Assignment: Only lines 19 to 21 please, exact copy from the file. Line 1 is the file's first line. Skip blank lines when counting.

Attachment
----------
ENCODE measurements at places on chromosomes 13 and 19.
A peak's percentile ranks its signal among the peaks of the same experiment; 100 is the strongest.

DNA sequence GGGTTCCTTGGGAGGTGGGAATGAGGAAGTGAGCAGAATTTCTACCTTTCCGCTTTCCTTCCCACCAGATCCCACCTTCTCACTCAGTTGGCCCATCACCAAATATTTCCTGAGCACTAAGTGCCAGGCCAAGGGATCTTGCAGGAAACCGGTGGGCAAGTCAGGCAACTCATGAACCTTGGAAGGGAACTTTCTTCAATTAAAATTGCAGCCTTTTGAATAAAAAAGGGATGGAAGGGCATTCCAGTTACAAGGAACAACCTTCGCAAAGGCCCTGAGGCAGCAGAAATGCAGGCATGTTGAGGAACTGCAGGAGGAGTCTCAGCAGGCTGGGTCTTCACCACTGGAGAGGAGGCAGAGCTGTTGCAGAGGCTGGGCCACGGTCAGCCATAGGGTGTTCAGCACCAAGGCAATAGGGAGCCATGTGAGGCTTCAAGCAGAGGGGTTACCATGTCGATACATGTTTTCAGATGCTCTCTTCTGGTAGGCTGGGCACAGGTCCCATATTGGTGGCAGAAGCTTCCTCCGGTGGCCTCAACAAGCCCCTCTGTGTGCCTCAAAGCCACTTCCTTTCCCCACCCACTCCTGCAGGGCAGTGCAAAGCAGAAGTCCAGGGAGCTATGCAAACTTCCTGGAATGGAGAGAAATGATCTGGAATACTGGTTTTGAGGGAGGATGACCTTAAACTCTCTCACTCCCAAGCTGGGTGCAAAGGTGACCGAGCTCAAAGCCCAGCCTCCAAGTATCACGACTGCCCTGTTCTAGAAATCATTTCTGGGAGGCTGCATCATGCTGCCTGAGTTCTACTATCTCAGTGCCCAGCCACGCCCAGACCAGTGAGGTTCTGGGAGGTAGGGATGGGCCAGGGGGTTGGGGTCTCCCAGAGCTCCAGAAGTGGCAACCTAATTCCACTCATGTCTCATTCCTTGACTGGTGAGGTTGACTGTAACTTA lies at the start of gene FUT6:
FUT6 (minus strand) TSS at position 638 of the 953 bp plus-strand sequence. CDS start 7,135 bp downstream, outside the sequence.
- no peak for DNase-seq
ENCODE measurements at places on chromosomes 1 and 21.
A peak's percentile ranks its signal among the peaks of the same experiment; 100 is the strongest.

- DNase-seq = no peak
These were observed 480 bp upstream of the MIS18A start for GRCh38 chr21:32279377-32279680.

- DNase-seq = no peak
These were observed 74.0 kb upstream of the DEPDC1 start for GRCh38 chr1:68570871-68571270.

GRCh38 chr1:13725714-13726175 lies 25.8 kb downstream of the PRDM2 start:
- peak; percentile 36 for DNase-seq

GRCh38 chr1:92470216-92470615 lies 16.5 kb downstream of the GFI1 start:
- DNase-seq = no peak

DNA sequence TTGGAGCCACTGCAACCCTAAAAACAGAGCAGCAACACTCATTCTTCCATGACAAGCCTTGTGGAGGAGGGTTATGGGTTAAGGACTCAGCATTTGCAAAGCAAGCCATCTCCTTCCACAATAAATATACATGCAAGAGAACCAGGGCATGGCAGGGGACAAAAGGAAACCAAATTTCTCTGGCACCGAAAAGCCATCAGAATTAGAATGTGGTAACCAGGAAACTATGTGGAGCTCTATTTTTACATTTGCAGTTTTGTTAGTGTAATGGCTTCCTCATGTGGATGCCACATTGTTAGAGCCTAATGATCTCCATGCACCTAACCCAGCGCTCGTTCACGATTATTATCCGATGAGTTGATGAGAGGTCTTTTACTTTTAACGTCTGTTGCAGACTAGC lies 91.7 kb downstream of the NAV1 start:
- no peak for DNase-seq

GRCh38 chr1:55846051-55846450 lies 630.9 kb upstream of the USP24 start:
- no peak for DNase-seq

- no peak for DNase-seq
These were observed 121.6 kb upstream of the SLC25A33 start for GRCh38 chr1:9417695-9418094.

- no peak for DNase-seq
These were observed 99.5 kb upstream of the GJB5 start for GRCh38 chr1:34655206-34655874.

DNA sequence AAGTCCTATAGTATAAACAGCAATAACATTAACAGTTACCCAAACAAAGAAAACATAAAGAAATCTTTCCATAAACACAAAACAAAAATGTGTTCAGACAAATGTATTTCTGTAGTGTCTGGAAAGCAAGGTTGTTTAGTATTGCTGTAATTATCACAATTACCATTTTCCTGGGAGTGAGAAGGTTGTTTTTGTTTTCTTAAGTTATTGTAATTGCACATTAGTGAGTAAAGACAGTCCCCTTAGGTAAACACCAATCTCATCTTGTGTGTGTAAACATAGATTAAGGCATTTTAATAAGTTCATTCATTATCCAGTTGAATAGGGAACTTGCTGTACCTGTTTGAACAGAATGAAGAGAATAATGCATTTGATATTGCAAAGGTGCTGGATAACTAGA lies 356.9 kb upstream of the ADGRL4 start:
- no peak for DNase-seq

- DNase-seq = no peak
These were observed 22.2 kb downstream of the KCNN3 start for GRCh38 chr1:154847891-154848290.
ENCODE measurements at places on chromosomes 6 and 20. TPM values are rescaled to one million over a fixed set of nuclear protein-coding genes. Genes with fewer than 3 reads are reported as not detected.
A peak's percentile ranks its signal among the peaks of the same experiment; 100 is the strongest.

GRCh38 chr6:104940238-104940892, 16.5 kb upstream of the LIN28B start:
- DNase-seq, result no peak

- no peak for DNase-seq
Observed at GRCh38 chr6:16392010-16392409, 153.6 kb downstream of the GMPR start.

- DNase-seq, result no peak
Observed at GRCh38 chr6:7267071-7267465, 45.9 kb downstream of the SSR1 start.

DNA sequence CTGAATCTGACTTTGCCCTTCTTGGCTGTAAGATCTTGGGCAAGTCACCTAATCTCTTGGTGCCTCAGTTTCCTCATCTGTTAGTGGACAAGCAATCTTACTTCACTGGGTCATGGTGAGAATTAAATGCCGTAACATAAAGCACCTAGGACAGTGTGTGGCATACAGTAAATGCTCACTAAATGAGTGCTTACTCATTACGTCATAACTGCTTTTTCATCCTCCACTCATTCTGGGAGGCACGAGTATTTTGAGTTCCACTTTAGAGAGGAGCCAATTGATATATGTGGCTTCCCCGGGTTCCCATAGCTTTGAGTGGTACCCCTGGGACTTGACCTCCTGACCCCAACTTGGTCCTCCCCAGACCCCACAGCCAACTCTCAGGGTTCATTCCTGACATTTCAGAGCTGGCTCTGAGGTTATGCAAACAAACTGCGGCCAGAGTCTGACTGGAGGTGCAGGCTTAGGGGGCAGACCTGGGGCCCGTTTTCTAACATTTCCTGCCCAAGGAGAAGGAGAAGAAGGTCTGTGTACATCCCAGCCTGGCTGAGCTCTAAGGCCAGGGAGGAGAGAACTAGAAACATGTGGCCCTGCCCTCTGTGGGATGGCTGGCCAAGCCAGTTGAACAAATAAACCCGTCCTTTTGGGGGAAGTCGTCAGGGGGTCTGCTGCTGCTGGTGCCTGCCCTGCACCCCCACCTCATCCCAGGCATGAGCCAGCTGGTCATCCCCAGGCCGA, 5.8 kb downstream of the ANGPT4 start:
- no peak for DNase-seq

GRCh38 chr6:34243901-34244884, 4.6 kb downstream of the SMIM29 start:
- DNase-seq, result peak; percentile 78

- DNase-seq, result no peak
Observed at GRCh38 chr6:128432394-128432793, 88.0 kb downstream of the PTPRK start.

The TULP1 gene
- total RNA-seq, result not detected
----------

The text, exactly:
- no peak for DNase-seq

- no peak for DNase-seq
These were observed 121.6 kb upstream of the SLC25A33 start for GRCh38 chr1:9417695-9418094.